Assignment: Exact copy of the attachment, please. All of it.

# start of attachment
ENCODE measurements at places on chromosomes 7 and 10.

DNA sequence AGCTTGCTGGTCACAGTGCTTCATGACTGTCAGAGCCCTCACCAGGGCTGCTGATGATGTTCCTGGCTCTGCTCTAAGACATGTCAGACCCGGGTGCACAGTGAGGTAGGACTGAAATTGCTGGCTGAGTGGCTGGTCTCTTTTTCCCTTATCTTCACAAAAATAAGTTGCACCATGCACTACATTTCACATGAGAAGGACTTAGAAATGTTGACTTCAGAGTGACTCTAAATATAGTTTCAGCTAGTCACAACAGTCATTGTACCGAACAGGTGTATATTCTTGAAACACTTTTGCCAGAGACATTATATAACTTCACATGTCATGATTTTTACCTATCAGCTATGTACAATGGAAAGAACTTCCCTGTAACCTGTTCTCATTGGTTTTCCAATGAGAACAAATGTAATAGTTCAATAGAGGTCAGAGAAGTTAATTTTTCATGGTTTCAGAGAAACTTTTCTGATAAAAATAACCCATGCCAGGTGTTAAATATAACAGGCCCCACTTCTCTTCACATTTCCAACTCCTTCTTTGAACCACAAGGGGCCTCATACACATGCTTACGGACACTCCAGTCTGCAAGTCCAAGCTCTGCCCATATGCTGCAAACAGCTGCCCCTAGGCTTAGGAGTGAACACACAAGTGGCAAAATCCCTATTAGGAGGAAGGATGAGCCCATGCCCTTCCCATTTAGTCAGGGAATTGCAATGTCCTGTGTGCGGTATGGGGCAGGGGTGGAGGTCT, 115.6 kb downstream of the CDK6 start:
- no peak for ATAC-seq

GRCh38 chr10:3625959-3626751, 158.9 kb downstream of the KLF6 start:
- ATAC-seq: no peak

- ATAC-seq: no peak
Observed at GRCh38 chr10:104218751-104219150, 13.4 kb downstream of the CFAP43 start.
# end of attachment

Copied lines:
ENCODE measurements at places on chromosomes 7 and 10.

DNA sequence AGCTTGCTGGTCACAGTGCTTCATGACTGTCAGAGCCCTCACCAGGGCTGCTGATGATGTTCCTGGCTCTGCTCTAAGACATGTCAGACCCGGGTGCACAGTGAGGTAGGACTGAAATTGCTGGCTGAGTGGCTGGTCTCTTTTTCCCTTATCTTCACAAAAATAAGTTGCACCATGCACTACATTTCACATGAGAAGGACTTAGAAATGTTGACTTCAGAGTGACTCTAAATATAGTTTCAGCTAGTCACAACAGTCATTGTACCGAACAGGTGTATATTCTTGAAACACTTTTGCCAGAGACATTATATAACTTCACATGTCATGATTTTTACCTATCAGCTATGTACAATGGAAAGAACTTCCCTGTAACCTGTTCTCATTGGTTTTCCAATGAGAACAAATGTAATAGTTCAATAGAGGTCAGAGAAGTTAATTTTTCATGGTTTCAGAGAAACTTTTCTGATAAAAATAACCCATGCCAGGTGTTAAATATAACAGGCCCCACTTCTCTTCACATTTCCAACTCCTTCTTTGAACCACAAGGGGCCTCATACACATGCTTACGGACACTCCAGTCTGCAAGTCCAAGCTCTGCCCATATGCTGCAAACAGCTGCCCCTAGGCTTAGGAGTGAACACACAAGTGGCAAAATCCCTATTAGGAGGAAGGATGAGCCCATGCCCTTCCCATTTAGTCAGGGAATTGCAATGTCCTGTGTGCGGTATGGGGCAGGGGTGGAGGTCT, 115.6 kb downstream of the CDK6 start:
- no peak for ATAC-seq

GRCh38 chr10:3625959-3626751, 158.9 kb downstream of the KLF6 start:
- ATAC-seq: no peak

- ATAC-seq: no peak
Observed at GRCh38 chr10:104218751-104219150, 13.4 kb downstream of the CFAP43 start.